Change in fiscal deficit glide path may put Reserve Bank in a fix

Yield on 10-year benchmark hardens

February 01, 2019 10:14 pm | Updated 10:14 pm IST - Mumbai

FILE PHOTO: A woman walks past the Reserve Bank of India (RBI) head office in Mumbai, India, December 6, 2017. REUTERS/Shailesh Andrade/File Photo

FILE PHOTO: A woman walks past the Reserve Bank of India (RBI) head office in Mumbai, India, December 6, 2017. REUTERS/Shailesh Andrade/File Photo

The government’s decision to push the glide path for achieving 3% fiscal deficit target would weigh on the monetary policy committee (MPC) of the Reserve Bank of India (RBI) when it meets next week to discuss the last monetary policy of the financial year, which will also be the first under the new Governor Shaktikanta Das.

In the Budget speech, Finance Minister Piyush Goyal revised the fiscal deficit target for 2018-19 to 3.4% from 3.3%.

He said it would be 3.4% in FY20, too.

“We have maintained the glide path towards our target of 3% of fiscal deficit to be achieved by 2020-21,” Mr. Goyal said.

Originally, the target was to reach a fiscal deficit of 3.1% of GDP by March 2020, and 3% by March 2021.

At a time when retail inflation — the main yardstick of RBI for policymaking purpose — has fallen to an 18-month low of 2.2%, there is a case for the central bank to lower the interest rate and change stance to ‘neutral’.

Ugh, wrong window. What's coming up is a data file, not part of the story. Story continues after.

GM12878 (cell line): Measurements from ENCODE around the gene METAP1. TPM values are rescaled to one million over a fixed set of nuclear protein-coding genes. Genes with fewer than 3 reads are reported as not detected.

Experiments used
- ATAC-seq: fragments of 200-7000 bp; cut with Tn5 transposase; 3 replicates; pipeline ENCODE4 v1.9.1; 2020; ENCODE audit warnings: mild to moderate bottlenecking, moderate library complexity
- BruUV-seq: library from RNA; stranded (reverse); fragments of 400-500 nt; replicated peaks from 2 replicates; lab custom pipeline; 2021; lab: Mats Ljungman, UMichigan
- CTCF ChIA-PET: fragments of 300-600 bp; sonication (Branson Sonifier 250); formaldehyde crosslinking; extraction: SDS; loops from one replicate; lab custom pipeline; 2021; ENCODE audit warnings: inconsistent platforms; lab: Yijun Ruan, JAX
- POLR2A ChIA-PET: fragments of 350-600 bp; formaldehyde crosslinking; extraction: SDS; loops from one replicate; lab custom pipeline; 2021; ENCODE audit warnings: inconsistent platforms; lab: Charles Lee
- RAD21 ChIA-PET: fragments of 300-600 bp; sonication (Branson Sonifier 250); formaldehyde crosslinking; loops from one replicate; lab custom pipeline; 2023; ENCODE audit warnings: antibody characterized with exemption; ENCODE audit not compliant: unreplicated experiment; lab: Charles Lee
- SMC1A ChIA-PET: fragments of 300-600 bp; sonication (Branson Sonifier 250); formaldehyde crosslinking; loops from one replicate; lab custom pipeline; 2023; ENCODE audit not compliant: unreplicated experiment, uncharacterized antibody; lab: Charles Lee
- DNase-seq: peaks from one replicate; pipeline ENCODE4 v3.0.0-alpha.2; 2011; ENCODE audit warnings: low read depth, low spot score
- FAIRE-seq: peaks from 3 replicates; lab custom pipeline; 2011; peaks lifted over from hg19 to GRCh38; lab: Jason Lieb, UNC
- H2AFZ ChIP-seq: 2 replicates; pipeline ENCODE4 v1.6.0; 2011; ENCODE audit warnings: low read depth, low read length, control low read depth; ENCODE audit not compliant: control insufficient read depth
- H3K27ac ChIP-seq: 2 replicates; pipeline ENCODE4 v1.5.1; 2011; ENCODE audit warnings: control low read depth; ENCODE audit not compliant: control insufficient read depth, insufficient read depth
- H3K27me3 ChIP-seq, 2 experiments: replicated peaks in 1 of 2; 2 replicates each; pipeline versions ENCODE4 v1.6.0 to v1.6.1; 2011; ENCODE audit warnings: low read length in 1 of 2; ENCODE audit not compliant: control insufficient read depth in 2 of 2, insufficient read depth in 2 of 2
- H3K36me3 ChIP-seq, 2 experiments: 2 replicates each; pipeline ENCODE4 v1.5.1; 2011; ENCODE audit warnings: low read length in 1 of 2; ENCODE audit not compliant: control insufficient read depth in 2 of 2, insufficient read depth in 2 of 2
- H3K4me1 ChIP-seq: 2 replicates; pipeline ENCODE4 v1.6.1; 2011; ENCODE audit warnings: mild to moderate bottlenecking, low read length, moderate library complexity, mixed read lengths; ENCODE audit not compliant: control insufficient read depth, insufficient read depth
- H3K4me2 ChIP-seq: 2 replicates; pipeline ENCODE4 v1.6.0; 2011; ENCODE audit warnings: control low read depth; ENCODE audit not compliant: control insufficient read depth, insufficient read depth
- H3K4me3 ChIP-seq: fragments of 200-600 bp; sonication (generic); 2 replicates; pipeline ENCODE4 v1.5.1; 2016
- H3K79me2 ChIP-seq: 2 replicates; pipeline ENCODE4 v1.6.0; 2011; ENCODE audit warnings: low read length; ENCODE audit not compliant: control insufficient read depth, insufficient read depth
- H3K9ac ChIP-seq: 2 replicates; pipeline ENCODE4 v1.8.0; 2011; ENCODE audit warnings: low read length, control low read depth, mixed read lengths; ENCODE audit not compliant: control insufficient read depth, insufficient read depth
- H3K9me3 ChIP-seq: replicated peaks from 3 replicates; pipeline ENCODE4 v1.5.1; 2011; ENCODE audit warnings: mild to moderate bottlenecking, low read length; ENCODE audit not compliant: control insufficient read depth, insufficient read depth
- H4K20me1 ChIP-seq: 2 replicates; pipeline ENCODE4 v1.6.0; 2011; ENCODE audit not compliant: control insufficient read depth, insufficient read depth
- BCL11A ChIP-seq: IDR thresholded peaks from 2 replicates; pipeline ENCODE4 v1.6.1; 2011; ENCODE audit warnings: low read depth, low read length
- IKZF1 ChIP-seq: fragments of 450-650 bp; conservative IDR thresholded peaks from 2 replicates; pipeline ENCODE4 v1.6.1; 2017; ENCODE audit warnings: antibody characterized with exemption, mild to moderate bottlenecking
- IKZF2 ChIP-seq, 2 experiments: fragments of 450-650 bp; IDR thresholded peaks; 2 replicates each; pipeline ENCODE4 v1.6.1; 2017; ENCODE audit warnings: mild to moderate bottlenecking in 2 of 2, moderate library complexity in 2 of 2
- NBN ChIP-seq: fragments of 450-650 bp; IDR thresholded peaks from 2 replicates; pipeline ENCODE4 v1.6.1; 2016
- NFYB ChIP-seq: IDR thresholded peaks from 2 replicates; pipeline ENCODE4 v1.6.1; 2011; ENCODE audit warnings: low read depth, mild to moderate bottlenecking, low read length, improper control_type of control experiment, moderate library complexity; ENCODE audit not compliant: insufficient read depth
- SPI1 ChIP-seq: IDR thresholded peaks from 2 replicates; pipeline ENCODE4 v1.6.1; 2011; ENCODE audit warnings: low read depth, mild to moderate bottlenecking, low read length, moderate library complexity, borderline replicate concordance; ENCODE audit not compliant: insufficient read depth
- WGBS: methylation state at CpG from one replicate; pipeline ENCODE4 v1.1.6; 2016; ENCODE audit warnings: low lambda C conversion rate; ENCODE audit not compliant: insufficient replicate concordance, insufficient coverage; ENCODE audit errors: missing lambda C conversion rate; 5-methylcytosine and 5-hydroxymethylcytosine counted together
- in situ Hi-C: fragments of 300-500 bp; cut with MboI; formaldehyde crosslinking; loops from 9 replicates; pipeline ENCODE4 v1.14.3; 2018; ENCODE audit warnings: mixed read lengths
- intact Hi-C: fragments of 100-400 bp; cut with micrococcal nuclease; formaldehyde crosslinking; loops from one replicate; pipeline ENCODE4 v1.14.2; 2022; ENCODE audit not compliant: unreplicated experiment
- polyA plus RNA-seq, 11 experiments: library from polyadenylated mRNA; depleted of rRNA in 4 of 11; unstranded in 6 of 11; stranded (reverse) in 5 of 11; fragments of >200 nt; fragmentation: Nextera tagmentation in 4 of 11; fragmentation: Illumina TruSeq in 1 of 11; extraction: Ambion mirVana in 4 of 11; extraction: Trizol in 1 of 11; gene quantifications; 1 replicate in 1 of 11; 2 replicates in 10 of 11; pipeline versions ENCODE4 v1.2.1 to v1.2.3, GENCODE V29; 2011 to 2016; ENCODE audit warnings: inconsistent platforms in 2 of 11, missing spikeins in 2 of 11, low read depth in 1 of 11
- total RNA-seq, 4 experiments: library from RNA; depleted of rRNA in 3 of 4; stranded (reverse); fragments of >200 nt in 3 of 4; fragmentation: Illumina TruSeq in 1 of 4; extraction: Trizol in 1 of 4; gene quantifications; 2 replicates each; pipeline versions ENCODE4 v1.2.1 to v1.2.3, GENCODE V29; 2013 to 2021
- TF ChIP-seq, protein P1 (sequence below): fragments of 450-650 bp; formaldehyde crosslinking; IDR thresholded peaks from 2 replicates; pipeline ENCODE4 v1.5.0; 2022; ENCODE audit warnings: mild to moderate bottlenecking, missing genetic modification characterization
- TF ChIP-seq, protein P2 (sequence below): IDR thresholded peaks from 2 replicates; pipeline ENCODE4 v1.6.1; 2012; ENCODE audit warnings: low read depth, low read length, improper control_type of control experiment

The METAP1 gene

In the wake of the development on the fiscal deficit front, the RBI may now opt for status quo.

For now, we expect bond yields to remain at current elevated levels Lakshmi IyerCIO (debt), Kotak Mahindra AMC

‘Expansionary budget’

“The government presented an expansionary budget and prioritised populism over fiscal prudence,” research analysts at Nomura said in a note to its clients.

“The deviation from the FY19 fiscal deficit target and the “pause” on FY20 fiscal consolidation is a negative surprise, relative to our expectations,” it said.

“The expansionary fiscal impulse, at the margin, negates the need for the RBI to consider monetary easing at this stage,” Nomura said in the note adding that the MPC could keep the rate unchanged though the stance could change to neutral from calibrated tightening.

The gross borrowing programme of ₹7.1 lakh crore has also dampened the sentiments in the bond market as yields had hardened.

Fiscal math

“The key focus among other things for bond markets is the fiscal math.

“While the fiscal deficit as percentage of GDP has been pegged at 3.4%, the gross borrowing programme of ₹7.10 lakh crore has spooked market sentiments,” said Lakshmi Iyer, chief investment officer (debt) and head of products, Kotak Mahindra Asset Management Company.

The yield on the 10-year benchmark government bond rose to 7.61%, rising 13 basis points from its previous close. “For now, we expect bond yields to remain at current elevated levels with sideway movement till MPC meeting slated for next week offers some clarity,” she added. The rupee also weakened by 17 paise to close at 71.25 against the dollar on concerns over fiscal slippage.

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